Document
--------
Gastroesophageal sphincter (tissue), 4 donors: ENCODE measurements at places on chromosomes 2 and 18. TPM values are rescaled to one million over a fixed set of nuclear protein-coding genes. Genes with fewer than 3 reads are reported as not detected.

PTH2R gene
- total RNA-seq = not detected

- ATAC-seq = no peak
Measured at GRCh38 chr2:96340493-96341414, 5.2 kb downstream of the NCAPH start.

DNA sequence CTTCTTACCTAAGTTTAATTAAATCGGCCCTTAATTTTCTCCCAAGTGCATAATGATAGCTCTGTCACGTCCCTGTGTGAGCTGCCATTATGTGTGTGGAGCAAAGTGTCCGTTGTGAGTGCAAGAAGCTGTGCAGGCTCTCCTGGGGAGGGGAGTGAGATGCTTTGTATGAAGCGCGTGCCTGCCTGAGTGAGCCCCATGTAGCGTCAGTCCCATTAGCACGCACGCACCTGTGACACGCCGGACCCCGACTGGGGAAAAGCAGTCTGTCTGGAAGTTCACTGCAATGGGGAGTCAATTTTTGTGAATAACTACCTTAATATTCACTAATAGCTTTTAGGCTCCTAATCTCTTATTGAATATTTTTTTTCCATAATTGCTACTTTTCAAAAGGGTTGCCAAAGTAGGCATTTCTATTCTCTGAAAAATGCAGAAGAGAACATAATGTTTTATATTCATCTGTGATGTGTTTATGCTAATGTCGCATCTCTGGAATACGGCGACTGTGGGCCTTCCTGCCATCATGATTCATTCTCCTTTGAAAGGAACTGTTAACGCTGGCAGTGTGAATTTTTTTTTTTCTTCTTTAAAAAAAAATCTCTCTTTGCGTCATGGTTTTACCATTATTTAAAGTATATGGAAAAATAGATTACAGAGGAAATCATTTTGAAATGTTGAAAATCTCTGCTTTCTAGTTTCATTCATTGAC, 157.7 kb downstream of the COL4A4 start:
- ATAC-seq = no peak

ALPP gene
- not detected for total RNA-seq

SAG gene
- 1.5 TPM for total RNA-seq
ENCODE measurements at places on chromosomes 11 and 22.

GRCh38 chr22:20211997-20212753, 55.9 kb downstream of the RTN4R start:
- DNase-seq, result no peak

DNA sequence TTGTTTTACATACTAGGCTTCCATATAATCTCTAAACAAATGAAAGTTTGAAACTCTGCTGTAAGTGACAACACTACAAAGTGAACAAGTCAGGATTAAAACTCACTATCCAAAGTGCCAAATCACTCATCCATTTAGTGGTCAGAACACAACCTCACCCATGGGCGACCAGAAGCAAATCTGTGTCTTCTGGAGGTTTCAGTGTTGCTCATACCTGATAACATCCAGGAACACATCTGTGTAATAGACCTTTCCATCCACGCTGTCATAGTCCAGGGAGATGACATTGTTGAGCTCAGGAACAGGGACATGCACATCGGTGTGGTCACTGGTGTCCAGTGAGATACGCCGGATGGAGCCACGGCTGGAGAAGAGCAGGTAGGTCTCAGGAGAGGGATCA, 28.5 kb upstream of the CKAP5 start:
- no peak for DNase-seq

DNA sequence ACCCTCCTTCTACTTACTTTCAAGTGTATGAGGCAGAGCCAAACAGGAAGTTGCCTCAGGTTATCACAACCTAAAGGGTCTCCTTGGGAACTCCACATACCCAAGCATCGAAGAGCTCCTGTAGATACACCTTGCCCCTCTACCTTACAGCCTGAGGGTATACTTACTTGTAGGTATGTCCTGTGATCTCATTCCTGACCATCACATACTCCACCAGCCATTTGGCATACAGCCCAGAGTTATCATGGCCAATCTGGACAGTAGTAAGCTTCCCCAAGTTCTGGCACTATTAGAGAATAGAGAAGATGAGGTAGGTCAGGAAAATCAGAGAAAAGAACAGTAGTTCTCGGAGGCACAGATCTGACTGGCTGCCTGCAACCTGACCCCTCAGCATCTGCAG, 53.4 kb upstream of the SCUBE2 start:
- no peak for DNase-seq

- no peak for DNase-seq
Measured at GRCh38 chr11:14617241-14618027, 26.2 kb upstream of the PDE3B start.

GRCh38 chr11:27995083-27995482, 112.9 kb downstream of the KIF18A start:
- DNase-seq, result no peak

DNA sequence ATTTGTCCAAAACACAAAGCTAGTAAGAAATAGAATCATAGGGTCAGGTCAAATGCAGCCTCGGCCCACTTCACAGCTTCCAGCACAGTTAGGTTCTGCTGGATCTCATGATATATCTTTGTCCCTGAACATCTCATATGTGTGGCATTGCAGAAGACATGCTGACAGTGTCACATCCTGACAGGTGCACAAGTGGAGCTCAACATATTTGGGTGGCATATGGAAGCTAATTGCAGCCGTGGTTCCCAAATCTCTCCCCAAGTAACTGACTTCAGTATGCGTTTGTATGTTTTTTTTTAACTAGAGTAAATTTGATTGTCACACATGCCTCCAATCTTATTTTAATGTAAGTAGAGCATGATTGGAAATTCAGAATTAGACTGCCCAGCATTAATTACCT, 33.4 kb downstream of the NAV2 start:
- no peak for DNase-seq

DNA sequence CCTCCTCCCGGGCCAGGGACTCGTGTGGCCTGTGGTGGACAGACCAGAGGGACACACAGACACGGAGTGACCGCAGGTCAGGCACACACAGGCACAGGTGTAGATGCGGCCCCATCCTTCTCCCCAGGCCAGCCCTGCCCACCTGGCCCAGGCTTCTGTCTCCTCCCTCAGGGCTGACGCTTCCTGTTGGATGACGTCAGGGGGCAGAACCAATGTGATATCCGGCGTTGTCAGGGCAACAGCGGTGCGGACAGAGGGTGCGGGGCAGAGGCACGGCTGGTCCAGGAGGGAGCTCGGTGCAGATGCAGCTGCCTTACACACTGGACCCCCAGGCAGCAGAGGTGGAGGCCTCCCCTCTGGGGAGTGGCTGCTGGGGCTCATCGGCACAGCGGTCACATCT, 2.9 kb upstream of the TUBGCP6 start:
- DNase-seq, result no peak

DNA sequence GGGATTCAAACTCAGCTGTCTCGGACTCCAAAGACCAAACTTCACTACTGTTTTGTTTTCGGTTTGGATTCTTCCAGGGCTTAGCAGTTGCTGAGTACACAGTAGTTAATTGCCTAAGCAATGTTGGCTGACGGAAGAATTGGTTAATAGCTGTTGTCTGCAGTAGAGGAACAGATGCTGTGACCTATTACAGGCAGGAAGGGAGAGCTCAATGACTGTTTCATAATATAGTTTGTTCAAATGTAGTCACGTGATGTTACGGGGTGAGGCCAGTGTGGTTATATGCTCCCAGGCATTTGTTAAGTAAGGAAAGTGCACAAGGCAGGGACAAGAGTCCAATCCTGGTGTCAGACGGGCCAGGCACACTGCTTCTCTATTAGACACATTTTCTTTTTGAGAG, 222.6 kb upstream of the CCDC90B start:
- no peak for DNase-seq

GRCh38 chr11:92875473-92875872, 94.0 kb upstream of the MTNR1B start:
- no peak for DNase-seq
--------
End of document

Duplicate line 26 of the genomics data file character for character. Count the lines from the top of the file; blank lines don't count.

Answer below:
- DNase-seq, result no peak